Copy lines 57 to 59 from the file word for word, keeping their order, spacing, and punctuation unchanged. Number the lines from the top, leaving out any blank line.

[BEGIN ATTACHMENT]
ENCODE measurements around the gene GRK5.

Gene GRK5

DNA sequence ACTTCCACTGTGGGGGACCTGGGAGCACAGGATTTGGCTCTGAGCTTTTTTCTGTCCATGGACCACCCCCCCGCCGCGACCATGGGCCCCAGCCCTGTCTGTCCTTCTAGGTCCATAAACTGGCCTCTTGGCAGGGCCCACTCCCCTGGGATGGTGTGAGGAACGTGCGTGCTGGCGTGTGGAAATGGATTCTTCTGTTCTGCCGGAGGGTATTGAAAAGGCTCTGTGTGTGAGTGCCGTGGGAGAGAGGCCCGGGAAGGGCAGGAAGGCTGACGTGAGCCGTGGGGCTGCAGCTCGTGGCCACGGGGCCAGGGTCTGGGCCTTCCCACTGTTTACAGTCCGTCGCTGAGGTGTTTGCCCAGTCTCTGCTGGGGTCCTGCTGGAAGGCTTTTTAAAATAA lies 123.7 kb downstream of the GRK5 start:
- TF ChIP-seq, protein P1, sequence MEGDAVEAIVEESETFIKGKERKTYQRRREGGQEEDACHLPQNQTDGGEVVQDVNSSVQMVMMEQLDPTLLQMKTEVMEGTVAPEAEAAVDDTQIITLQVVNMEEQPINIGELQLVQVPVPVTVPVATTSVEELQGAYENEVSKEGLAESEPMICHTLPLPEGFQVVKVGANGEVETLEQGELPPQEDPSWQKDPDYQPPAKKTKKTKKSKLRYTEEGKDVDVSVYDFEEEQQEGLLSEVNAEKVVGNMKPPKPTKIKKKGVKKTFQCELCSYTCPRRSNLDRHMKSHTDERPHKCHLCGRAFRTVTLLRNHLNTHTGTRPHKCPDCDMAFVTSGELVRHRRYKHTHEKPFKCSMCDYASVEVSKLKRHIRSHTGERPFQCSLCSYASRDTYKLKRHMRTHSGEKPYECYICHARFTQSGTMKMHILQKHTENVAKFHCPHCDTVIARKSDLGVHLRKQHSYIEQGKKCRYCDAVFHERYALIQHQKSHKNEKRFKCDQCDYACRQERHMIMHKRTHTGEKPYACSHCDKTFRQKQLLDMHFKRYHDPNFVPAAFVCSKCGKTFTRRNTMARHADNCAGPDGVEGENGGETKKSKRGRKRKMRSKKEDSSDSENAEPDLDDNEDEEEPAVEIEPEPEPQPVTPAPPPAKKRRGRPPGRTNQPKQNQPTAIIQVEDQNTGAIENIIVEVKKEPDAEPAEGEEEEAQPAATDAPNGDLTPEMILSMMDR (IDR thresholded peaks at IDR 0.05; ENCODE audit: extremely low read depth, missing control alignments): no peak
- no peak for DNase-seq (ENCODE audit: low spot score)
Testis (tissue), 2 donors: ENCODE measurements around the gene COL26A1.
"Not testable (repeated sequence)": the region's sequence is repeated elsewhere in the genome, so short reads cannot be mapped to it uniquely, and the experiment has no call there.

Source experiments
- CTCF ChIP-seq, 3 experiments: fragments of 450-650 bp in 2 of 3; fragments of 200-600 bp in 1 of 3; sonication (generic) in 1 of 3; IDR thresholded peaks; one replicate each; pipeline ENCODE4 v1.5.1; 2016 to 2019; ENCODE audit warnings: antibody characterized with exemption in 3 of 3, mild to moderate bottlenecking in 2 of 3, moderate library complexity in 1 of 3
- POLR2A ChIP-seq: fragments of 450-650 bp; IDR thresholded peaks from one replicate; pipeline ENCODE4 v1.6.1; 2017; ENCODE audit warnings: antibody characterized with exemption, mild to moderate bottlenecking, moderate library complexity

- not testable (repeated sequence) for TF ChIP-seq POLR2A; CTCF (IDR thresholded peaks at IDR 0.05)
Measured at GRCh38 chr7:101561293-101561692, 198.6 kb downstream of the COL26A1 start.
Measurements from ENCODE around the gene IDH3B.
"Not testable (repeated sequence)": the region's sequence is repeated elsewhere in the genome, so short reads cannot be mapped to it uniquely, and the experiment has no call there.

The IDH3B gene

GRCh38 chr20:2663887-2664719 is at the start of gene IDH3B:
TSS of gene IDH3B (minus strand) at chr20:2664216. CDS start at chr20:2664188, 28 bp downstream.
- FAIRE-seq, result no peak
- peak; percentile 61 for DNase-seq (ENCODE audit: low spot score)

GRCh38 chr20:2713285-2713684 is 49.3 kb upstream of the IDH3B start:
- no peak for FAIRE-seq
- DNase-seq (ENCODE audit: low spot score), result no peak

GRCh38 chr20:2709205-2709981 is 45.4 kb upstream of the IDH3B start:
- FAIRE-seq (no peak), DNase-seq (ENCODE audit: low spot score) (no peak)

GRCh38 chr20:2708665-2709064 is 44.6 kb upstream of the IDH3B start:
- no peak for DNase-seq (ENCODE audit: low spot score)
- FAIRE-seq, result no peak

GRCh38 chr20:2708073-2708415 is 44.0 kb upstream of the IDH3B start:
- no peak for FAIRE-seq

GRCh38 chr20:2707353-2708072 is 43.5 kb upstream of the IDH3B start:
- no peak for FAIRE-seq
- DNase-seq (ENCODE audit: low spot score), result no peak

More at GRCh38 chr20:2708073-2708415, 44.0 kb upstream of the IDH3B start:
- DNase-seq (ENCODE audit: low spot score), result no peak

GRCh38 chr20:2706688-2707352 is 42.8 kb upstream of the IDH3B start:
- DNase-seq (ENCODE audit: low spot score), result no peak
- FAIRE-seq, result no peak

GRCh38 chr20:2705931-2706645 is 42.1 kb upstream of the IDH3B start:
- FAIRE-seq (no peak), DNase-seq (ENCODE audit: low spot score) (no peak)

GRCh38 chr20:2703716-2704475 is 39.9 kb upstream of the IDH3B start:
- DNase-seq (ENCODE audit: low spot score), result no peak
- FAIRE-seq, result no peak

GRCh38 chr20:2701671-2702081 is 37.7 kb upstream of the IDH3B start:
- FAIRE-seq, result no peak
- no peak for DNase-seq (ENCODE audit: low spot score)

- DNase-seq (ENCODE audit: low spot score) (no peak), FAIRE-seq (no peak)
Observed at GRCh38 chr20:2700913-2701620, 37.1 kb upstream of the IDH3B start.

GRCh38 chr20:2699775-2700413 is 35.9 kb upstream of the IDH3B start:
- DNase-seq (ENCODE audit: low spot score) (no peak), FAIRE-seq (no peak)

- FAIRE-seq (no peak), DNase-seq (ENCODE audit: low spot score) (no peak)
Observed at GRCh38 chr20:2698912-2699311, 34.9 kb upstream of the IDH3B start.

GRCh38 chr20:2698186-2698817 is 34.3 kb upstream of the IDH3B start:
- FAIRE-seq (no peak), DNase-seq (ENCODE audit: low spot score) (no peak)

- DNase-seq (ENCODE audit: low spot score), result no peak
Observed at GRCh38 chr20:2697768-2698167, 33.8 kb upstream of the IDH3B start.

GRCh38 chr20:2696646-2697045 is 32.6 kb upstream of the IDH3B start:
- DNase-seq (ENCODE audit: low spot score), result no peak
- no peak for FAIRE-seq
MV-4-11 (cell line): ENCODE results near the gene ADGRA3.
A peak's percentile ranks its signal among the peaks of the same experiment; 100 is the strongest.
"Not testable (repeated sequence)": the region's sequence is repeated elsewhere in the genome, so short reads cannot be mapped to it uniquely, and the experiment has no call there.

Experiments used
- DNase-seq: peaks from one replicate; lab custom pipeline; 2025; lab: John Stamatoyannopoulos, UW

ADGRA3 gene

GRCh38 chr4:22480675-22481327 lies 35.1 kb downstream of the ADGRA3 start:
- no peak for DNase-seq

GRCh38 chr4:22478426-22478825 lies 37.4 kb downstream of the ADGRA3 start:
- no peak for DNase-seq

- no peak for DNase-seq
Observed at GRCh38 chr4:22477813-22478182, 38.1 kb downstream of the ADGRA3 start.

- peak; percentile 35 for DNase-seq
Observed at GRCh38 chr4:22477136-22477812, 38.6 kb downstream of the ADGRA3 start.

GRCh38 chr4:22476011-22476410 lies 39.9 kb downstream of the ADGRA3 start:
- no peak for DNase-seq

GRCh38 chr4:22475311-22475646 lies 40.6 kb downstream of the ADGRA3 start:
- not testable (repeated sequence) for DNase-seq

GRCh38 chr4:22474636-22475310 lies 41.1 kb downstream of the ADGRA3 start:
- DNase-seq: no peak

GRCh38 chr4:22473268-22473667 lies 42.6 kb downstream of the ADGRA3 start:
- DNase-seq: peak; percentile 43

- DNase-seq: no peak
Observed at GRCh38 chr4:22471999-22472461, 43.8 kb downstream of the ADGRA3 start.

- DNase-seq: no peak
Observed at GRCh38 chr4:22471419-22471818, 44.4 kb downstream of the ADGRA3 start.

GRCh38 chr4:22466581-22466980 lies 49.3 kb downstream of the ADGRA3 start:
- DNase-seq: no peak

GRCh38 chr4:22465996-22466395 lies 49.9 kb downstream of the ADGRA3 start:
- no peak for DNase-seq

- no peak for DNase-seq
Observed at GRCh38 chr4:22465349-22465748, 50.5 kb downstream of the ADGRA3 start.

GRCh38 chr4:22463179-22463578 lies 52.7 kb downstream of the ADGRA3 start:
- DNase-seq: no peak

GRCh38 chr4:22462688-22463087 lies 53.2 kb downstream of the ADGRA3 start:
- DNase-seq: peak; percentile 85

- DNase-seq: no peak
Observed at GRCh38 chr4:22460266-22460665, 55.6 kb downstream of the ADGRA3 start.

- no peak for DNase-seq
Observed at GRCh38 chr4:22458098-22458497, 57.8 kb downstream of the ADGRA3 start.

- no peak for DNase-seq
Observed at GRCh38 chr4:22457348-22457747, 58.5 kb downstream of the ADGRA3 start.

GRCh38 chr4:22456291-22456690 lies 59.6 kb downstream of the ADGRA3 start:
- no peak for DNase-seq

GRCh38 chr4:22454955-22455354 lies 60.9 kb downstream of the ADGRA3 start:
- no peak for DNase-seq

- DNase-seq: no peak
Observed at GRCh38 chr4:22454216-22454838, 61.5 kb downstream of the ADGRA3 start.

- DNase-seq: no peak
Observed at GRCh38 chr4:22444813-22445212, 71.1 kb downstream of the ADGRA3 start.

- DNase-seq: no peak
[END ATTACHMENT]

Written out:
- DNase-seq (ENCODE audit: low spot score), result no peak
- no peak for FAIRE-seq
MV-4-11 (cell line): ENCODE results near the gene ADGRA3.